They’re human (most of them are, I swear!).  They don’t want to see you as automatons and it’s in your interest that you make yourself a human being in their eyes.  Not just for the course, but beyond.  Building strong connections with all your instructors will result not only in a pool of people for you to get recommendations from but it also widens your professional network.  There have been several times where past instructors have been the key to getting new jobs or exploring new opportunities for me and many others.  But most importantly, instructors teach because they enjoy the classroom dynamic and they like to know their students; it makes the experience for both instructor and student more valuable. 

9.  Make it a point to meet people within your field and beyond your field.

    Like #8, meeting people within your field at the school and beyond is in your best interest to keep up with and get ahead in your field.  Learn to meet and interact with the faculty in your field but also don’t hesitate to engage others in fields that are not yours, particularly if it is something you are interested in, but not necessarily directly studying.  The fact is just because you are going for Degree in Subject X, does not guarantee you will get a job in Subject X and having contacts in Subject Y or W (both of which may be similar to Subject X) may prove useful in the long run. 

10.  Pace yourself.

    Everyone wants to get done sooner than later.  Students pile up lots of classes each semester and push to get it all done and over with.  Unfortunately, this tends to invoke the fable of the tortoise and the hare.  The student who believes they can get through it all, often takes 6 or so courses and ends up scrambling the first 2 months of the semester; doing poorly in all courses.  Finally, the student drops 1-2 of the courses (adding another W to their transcript), just in time to manage only doing marginally decent in the remaining classes.  Don’t rush your education; go at a pace that allows you to do well in your work.  Otherwise, you’re wasting time (in all those classes you withdraw from) and money (the books, extra commuting, re-taking the courses).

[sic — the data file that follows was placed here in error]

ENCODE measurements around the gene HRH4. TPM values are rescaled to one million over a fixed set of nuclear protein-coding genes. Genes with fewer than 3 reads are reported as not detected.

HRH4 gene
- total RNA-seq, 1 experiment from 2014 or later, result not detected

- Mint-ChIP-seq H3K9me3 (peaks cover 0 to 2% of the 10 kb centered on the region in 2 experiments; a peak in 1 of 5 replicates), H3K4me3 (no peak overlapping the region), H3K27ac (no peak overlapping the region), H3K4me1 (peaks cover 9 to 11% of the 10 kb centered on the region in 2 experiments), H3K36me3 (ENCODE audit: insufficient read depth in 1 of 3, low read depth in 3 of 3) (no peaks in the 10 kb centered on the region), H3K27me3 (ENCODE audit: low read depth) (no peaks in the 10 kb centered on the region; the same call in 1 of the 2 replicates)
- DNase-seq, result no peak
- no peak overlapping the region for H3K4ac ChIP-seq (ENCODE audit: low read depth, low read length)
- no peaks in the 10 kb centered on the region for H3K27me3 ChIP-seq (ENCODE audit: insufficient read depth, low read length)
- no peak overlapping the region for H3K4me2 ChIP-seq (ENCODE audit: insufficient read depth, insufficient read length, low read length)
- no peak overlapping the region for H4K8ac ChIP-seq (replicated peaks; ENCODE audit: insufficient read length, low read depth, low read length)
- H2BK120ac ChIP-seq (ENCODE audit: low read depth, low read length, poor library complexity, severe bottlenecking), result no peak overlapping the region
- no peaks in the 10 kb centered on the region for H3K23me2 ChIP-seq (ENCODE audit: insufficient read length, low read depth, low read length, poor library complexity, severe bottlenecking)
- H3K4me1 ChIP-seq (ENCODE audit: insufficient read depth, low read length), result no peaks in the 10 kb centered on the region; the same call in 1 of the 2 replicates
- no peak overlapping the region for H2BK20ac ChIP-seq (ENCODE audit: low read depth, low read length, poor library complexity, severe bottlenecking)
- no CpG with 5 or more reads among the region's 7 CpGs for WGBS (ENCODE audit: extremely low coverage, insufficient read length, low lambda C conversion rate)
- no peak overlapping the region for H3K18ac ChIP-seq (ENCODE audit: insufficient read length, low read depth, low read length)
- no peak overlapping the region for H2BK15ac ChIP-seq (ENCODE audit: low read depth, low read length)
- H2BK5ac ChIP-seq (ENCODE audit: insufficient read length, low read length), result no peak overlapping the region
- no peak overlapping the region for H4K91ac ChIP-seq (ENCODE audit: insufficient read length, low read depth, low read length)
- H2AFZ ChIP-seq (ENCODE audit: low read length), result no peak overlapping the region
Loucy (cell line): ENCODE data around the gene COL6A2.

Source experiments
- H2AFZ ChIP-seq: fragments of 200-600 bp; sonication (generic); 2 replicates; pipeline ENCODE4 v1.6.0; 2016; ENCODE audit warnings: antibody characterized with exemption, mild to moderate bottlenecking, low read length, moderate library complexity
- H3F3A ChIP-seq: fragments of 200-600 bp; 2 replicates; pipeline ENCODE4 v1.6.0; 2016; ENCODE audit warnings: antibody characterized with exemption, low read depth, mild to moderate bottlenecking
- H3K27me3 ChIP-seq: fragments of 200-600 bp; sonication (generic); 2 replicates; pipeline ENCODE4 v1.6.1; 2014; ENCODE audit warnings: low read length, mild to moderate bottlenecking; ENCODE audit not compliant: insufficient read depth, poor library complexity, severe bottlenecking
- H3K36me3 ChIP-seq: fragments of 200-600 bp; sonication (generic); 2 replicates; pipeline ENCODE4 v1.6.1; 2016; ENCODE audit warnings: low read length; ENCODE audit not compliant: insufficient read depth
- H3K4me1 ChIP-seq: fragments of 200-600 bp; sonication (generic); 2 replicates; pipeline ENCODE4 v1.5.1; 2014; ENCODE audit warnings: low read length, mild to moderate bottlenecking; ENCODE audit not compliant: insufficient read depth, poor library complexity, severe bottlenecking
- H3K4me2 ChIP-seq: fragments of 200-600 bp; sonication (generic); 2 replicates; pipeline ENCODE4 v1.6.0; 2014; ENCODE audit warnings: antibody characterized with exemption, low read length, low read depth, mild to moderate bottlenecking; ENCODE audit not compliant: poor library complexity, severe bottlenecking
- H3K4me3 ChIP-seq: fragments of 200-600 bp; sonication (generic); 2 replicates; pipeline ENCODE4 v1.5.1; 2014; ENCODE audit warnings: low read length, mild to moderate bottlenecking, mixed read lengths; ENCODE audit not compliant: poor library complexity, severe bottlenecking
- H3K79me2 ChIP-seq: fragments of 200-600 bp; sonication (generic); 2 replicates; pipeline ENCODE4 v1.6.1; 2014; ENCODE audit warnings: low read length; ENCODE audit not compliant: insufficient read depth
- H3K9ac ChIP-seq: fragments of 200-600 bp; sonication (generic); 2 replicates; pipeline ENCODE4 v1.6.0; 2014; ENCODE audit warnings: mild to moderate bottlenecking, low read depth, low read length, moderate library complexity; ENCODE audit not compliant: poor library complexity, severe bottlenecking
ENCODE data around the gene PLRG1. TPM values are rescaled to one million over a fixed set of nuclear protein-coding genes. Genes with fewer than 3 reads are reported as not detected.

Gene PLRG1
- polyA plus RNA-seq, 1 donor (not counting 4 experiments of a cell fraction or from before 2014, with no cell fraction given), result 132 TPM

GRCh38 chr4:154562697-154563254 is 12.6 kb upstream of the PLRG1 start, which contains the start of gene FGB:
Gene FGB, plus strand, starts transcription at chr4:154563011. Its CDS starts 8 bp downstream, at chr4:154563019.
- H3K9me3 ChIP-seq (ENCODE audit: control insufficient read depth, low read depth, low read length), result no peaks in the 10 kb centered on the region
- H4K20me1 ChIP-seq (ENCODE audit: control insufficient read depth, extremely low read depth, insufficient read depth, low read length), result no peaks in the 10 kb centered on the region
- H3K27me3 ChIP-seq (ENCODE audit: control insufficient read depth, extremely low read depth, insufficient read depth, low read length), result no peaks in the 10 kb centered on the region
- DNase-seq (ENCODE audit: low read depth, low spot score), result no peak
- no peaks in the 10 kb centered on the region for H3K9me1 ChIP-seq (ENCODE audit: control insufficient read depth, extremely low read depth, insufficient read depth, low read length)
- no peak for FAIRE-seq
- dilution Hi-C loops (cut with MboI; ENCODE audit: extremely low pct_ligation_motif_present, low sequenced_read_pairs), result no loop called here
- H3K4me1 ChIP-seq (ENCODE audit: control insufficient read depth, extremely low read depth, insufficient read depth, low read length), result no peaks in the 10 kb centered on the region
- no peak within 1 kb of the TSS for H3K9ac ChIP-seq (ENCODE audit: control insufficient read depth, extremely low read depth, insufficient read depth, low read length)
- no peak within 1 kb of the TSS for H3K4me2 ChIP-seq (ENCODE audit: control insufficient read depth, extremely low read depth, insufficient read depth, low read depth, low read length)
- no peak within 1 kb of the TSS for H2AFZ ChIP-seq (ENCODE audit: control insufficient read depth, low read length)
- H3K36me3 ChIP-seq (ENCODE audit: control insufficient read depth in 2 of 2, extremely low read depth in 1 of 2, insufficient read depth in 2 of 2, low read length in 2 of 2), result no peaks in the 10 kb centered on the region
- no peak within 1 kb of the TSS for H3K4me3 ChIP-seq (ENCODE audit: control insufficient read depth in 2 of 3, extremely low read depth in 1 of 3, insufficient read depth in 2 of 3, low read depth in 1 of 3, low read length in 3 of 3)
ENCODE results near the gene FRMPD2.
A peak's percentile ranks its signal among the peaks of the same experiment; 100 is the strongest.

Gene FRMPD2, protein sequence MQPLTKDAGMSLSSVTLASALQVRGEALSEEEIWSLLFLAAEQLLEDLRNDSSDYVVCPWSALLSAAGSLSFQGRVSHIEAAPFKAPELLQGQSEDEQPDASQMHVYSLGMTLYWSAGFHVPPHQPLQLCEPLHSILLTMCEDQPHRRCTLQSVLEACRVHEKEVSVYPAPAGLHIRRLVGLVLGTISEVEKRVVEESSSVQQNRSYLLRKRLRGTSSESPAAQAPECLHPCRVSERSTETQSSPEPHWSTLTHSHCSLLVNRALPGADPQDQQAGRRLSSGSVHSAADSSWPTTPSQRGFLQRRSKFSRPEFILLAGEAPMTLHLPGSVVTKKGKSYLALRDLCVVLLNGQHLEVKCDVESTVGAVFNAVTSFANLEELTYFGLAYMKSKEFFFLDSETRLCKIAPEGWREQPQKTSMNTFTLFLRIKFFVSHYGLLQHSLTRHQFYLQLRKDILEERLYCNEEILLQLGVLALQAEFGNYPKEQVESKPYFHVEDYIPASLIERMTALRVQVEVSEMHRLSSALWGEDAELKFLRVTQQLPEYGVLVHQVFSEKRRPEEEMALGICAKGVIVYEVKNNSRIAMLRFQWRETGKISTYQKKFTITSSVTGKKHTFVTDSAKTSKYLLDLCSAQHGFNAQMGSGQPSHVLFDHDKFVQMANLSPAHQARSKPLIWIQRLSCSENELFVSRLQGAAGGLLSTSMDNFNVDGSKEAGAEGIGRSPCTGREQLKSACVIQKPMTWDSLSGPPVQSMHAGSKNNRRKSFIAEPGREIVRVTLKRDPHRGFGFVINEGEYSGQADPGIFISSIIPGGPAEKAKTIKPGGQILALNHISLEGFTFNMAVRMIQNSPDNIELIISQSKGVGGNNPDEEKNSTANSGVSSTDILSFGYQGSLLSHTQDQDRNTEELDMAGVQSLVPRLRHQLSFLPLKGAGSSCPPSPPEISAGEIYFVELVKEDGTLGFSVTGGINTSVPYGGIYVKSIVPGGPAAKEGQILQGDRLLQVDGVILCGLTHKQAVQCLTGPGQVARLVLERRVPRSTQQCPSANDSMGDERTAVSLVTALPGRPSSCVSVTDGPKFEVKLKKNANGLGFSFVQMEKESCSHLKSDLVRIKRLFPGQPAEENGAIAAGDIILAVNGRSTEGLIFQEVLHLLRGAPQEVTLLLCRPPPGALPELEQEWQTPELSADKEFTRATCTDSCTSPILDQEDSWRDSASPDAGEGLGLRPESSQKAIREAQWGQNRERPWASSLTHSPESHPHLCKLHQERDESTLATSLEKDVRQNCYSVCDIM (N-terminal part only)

As I said, these aren’t sure-fire ways to distinguish yourself, but they certainly help and turn your education more into just a degree; but something meaningful to you as a person.

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  1. First of all I wanted to say that I really liked your analogy where you've compared cars to degrees. It's good subtle analogy. I agree with you that its important to highlight that education isn't just that you recieve a certificate to state that you gained a degree in a discipline but the tools, skills, contacts, opprtunities, experiences you've developed as a person.

  2. Thanks Anthea--I appreciate the comments. As you can see, I spend a good deal of time thinking about such things :) And I know from my own experience, the degree was much more than a piece of paper saying that I'm edumacated!